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If the recipe calls for 1 cup All Purpose Flour, how many cups of Quinoa flour should I use to completely replace All-Purpose flour?

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Can you elaborate what you are trying to make? You can't directly substitute quinoa flour for all purpose flour for many recipes. –  Jay Feb 12 '13 at 22:09
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This question cannot be answered in the general case. Wheat flour is very complex, with aspects of its behavior in recipes deriving from both its starch content, and from its unique protein content which forms gluten. To get some sort of reasonable answer on how to make substitutions, you will need to provide context of what kind of recipe, and what constraints you have for how to do the substitution. It is rare that a single alternate product will completely replace wheat flour. Often, you are better off finding recipes designed for your product of choice. –  SAJ14SAJ Feb 12 '13 at 22:09
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Further to other comments, a huge number of flour-based recipes - quite possibly the majority of them - rely specifically on gluten, which won't form at all with quinoa flour, so there is no correct substitution. It is certainly possible to make (or approximate) many of these dishes with non-wheat flours, or even totally gluten-free, but rarely with straight substitutions; typically these involve a number of other changes to the recipe. –  Aaronut Feb 13 '13 at 3:25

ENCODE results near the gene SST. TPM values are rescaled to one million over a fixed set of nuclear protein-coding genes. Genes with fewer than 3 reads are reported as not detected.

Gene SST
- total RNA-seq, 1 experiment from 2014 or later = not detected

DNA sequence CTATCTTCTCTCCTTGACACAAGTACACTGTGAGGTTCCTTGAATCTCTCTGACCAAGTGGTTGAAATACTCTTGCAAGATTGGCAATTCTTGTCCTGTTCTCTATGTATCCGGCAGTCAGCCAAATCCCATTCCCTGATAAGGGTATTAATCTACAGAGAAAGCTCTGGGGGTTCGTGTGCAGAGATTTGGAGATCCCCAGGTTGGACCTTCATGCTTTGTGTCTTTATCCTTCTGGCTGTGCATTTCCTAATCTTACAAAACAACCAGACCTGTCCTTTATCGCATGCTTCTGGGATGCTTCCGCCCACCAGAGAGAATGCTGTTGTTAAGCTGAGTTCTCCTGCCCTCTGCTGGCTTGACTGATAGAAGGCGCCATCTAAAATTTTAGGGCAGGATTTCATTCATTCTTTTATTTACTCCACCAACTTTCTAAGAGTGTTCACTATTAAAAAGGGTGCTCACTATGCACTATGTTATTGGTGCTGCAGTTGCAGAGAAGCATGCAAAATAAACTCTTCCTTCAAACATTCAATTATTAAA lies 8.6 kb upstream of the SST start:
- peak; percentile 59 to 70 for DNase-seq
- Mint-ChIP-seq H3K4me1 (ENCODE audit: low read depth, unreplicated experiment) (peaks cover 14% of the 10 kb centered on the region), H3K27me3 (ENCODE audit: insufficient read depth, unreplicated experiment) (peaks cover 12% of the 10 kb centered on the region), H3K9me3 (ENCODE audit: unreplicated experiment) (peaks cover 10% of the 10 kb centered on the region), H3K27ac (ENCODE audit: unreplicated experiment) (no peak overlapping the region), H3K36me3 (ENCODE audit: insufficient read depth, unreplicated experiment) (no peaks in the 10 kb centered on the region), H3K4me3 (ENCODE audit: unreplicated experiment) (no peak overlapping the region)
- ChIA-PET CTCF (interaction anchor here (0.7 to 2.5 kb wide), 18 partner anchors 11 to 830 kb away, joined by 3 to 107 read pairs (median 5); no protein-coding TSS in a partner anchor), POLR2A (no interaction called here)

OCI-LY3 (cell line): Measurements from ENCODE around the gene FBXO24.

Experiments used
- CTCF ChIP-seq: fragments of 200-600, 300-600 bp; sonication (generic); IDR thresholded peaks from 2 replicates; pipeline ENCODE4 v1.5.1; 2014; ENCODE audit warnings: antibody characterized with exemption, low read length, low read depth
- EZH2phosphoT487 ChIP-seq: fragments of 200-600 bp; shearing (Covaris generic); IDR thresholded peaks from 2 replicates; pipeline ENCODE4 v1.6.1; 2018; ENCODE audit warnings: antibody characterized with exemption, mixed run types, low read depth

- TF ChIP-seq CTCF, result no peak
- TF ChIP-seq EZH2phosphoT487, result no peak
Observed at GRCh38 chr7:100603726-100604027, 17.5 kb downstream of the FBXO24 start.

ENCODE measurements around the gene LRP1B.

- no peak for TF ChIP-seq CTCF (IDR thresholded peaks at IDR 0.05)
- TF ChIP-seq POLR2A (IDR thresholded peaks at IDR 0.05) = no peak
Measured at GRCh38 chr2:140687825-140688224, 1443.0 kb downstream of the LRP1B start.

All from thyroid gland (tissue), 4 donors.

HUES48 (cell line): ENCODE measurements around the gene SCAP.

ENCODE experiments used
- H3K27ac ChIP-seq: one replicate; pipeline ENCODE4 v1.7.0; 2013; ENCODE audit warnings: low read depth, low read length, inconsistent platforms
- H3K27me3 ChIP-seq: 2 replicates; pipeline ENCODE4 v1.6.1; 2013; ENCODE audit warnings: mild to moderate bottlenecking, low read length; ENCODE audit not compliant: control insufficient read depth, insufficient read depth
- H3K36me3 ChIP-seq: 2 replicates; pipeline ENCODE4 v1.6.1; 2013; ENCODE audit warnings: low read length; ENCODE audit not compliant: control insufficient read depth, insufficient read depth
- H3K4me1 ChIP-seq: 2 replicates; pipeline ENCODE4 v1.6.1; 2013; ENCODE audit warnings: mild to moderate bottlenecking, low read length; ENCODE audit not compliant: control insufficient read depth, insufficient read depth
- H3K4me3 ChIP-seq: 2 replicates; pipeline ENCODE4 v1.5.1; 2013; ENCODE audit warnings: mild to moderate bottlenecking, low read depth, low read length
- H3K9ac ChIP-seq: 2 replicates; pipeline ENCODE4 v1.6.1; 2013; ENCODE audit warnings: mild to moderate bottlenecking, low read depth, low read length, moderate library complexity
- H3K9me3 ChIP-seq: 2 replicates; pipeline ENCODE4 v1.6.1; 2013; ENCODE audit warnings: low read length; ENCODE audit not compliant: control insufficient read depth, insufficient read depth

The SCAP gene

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1 Answer 1

If you want to replace 100% of gluten containing flour in a recipe, you will probably need to vary the amounts of the other ingredients, the cooking time and the cooking temperature. It doesn’t behave the same as gluten containing flours in the oven.

Every recipe is different, but some very general rules of thumb are (for which there are probably just as many exceptions – I know, it's so annoying. But look on the bright side: Grain and gluten free living will certainly keep your creative side ticking):

  • Reduce the cooking time
  • Reduce the cooking temperature
  • Increase the amount of moisture in the recipe
  • Increase or add more binding agent (such as eggs). The lack of gluten can mean the final result doesn’t hold together as well. This rule is the least likely to be true, but it’s worth keeping in mind if your results are less than amazing.
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